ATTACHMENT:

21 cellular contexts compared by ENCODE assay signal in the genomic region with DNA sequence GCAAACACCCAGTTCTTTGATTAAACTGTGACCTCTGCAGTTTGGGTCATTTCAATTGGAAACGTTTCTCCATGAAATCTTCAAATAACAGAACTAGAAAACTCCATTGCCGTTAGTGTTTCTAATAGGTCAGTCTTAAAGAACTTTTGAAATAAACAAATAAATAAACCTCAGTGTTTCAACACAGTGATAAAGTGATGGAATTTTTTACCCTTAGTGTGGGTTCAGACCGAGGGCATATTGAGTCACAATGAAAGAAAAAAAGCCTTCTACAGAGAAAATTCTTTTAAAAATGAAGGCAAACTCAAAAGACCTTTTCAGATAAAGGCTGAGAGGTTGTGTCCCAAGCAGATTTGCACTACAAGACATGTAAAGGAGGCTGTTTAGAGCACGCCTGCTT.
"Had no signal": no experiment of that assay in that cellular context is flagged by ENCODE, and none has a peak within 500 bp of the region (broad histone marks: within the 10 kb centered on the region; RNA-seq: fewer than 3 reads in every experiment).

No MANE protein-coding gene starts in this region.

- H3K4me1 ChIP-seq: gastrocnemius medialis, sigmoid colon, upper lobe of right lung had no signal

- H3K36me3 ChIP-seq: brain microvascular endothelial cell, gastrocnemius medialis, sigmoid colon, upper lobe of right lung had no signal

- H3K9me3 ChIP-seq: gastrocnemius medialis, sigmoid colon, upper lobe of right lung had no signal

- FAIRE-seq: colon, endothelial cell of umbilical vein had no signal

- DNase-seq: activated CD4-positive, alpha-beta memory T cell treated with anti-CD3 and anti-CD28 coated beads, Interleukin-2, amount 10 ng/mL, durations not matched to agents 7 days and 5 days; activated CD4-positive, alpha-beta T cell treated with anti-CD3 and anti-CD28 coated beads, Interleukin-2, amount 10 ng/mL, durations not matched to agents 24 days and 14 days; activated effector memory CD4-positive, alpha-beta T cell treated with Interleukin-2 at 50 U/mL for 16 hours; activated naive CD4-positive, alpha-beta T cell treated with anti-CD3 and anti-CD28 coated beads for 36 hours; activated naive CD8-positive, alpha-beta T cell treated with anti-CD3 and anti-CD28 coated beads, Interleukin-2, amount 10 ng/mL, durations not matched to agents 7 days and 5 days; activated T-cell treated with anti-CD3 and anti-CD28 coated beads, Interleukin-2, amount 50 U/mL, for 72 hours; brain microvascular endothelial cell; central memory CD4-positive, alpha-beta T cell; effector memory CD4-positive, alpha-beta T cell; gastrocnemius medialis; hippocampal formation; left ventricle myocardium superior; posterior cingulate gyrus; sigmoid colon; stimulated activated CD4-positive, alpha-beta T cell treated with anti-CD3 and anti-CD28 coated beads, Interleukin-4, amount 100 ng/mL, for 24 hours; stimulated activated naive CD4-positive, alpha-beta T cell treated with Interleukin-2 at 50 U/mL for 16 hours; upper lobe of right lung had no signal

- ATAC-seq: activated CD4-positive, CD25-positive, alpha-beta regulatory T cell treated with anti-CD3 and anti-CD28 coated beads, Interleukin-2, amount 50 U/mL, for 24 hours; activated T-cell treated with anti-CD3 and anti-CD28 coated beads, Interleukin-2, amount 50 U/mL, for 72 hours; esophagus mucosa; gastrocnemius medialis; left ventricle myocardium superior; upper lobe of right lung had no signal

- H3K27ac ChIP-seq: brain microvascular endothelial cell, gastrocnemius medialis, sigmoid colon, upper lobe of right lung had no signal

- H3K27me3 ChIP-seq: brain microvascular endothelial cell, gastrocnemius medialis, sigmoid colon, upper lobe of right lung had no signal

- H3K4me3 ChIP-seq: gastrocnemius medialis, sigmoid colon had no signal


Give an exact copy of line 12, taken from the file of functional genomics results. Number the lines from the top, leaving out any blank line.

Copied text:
- H3K4me3 ChIP-seq: gastrocnemius medialis, sigmoid colon had no signal